NEW Films from Kodak and CineStill

It’s been a while since I’ve covered the release of a new photographic film, but it’s with some delight that TWO new films have been announced in the past few days (with a third possibly on the way if we are to believe Japan Camera Hunter). Any day a new film is announced is a great day for photographers. Any day two films are announced is a reason for unbridled joy (and as for the third film, well, I’ll believe it when I see it).

First off, Kodak Moments (now apparently a division of Kodak Alaris—let’s just say I’m even more confused by the structure of Kodak’s post-bankruptcy businesses) announced Kodak Gold 200 in 120 format. A lot of us medium format photographers have long sought a lower-priced consumer film to stick in our Hasselblads or Mamiyas or Box Brownies. Gold 200 should be that film. I say *should* because while Kodak has stated the film is “intended to be priced 25 percent lower than the comparable PORTRA and EKTAR offerings”, there is no guarantee retailers will pass on those savings to consumers, especially given how in-demand film in general is. Bill Manning, over at the Studio C41 Podcast, has been pretty vocal about retailers pricing Gold 200 in line with Kodak’s press release, but ultimately it’s up to retailers to decide how much they sell it for.

Box - Kodak Australasia Pty Ltd, Kodak Gold III, 135 Film Cartridge, 36 Exposures, circa 1990s

Boxes - Kodak Australasia Pty Ltd, 10 x ‘Kodak Gold Bright Sun & Flash’ Film Packs, 3 rolls, 72 exposures, 2002 - 2005, Source: Museums Victoria

Box - Kodak-Pathé, Kodacolor Gold 200, 110 film cartridge, 12 exposures, circa 1988, Source: Museums Victoria

I’m a very long-time user of Kodak Gold 200, having shot some version of it since the 1990s in 35mm, 110 and 126 (much of it made in China or Mexico and finished in Coburg by Kodak Australasia). It used to be regarded as a cheap film of last resort, but as discontinuations and price increases have bitten, it’s seen regular use in my cameras recently. Though it is apparently now a ‘professional’ film in its 120 form (see press image at the top of the page). All-in-all, it’s great for medium format shooters to have another film to choose from. I just hope that once all is said and done that it is meaningfully cheaper than the truly ‘professional’ Portra and Ektar options.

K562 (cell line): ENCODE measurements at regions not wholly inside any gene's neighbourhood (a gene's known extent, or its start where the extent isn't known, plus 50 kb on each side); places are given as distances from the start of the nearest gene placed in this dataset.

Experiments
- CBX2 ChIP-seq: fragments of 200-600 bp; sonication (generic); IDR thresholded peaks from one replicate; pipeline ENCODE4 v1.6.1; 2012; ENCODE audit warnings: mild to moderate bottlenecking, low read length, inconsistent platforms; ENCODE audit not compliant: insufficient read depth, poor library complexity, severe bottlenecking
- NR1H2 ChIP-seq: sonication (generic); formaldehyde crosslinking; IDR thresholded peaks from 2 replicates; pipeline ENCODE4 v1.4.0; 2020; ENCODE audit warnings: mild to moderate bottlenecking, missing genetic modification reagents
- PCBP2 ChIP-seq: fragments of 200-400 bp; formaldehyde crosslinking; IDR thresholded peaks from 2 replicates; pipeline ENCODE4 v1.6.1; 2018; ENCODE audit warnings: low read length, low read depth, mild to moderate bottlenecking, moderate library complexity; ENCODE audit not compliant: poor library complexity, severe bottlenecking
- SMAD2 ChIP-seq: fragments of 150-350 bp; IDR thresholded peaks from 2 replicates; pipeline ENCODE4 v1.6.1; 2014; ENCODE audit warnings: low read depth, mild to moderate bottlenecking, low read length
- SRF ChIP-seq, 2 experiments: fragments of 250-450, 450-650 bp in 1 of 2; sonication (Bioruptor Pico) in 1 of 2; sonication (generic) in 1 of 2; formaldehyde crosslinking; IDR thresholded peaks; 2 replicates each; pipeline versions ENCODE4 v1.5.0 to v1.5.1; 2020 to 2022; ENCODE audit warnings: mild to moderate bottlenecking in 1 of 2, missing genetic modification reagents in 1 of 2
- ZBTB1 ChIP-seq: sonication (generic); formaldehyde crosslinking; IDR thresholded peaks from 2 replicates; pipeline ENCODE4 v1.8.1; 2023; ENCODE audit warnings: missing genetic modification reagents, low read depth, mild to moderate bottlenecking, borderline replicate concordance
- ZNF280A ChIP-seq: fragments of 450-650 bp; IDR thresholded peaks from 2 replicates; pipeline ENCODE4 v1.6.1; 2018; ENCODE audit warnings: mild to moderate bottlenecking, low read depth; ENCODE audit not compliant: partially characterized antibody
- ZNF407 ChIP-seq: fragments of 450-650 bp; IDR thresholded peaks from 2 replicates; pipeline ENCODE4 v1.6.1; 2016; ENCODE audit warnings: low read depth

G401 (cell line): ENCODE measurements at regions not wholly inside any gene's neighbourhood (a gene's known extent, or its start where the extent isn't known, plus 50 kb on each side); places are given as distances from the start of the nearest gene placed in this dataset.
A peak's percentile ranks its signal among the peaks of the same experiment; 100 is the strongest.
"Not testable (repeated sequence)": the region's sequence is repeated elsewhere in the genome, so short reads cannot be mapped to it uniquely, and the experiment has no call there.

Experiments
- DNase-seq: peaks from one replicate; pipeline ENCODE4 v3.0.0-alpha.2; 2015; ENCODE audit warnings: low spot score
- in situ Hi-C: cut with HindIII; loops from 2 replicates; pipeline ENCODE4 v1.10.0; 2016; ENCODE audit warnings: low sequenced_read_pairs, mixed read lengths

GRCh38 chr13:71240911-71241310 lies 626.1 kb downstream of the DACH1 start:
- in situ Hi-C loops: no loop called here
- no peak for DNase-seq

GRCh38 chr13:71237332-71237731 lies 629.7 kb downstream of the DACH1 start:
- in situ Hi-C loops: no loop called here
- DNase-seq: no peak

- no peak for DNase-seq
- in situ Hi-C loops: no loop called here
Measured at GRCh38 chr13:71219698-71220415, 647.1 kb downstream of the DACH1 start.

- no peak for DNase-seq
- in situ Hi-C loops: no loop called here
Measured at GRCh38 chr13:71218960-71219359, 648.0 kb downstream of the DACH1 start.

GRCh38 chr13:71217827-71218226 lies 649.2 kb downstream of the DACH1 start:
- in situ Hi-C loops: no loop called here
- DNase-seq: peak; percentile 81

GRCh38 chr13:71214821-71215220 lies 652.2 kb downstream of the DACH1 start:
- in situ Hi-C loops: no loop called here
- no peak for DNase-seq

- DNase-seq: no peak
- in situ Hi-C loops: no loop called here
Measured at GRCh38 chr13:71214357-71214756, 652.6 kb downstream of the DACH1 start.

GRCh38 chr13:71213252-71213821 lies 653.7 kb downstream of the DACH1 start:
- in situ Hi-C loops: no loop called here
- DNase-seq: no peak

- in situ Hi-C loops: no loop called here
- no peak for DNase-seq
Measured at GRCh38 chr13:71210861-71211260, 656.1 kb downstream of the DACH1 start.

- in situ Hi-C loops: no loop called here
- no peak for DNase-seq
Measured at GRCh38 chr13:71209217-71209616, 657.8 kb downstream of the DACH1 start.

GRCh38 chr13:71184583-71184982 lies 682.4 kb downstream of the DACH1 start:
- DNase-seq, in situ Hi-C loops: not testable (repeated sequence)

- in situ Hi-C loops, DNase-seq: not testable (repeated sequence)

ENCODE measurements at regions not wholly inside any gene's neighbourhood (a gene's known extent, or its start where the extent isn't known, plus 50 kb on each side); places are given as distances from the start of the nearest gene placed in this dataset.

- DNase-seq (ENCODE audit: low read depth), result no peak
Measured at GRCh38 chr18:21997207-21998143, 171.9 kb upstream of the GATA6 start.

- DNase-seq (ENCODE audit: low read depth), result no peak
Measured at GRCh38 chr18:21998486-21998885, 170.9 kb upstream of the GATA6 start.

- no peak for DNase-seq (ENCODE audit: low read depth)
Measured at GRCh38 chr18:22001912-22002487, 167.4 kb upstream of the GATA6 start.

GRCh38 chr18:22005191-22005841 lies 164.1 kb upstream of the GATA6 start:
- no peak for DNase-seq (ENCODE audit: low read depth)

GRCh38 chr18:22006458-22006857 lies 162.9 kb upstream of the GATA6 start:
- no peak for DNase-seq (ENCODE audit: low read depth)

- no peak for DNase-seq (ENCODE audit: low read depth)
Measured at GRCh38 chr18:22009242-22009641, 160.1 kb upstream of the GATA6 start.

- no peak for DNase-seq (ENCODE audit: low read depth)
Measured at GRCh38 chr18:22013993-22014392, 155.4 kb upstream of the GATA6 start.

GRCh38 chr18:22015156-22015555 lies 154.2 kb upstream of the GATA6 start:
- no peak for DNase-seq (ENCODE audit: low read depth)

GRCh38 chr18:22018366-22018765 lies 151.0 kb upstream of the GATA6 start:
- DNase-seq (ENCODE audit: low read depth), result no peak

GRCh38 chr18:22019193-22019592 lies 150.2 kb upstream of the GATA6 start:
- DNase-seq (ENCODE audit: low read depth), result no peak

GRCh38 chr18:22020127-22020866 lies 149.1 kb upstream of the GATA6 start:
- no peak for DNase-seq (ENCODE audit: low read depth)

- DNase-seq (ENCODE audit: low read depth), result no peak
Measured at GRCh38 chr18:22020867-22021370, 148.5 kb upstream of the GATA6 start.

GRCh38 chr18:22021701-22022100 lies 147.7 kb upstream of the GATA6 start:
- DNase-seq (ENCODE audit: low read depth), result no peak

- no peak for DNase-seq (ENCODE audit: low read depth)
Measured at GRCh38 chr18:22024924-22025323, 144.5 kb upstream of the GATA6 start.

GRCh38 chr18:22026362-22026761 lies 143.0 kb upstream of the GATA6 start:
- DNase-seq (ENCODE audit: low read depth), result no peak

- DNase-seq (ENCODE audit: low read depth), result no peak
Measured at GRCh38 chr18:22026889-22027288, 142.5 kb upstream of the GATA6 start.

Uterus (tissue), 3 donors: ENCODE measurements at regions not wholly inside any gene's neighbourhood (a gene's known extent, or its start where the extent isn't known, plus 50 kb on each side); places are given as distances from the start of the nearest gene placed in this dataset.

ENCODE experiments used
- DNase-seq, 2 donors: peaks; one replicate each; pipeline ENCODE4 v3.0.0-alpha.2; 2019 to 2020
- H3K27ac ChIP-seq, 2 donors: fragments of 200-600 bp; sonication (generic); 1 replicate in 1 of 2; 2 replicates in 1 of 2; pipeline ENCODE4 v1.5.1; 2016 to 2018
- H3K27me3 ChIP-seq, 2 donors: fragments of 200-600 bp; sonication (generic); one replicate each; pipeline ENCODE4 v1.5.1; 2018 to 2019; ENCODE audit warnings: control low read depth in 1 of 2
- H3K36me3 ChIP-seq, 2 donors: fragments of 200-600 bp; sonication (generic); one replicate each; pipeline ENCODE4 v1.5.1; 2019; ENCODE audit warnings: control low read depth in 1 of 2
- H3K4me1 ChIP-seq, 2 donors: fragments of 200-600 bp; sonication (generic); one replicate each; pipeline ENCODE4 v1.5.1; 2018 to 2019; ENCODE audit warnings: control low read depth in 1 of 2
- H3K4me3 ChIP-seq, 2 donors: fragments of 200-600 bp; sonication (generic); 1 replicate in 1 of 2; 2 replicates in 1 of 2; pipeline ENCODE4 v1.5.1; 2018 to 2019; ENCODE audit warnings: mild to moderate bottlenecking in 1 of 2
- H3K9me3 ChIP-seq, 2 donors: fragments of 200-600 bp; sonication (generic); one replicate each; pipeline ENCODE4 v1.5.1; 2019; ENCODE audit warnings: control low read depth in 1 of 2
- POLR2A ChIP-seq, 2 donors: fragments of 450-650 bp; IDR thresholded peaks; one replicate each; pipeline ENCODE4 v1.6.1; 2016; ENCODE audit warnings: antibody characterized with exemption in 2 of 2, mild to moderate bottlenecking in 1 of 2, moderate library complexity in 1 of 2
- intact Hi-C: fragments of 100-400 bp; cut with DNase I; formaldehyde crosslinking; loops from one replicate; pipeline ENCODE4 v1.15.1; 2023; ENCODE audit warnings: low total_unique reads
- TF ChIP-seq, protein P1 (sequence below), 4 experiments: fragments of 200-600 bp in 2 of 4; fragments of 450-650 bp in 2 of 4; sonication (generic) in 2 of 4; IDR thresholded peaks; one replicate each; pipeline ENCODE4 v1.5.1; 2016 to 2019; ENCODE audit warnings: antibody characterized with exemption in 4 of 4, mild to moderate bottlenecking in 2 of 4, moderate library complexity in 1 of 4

The second film to be announced at this most emulsional of times was a new entry to the CineStill family. CineStill 400Dynamic is a “fine grain film that will deliver a soft color palette with natural saturated color and rich, warm skin tones”. Fab. Sign me up. 400Dynamic apparently goes beyond CineStill’s usual trick of removing the rem-jet from motion picture film and repackaging it, stating that it is not an existing film but one “specifically designed for still photography”. Interesting. You should be able to find it in stores towards the middle of the year, or become a ‘CineStill Film Maker’ early backer and you can get rolls as early as April. Huzzah!

Righto, and the third? That’s old mate Japan Camera Hunter, announcing Fugufilm 400, the “the first completely new reversal film emulsion in nearly two decades”. Why the cynicism? Mainly because Mr. Hunt of Japan Camera Hunter has been less-than-forthcoming about where his film products come from. In fact he banned me from commenting on his Facebook posts because I mentioned how much I disliked “new” films at a premium price that are little more than long-expired cold-stored emulsions put in a shiny package. I wasn’t even specifically referring to his JCH Street Pan product in the comment, rather I was talking about steaming piles of shit like Rollei Variochrome. It’s telling he decided to ban me for that comment. If you look at the JCH Street Pan product page, it’s light on any real information about the film’s origin. I know there are often contractual issues about disclosing who the OEM is for products, but the real losers in all this obfuscation are film photographers who often end up throwing good many after bad. Rather than buying expired film in a glitzy package, I’d prefer to support companies like Kodak and Ilford who are truly keeping film alive. 

Now, having said all that, JCH claims Fugufilm 400 is “completely new”, and as there are very few companies in the world that can formulate and coat emulsions for use as photographic film, it’s a very short list of European factories that are the likely OEM. The proof of this particular photographic pudding will be in the shooting and developing and while I wish JCH the best of luck in getting a reliable film to market, I can’t say I’m all that eager to try it out.

People far smarter than me have said that photographic film is the most complex consumer product ever brought to market. A recent video taking a peek inside the Kodak factory in Rochester only reinforces that claim. That we still have brand new films—colour emulsions in particular—being manufactured is nothing short of a miracle. So get out there, buy some fresh stock and shoot some film!

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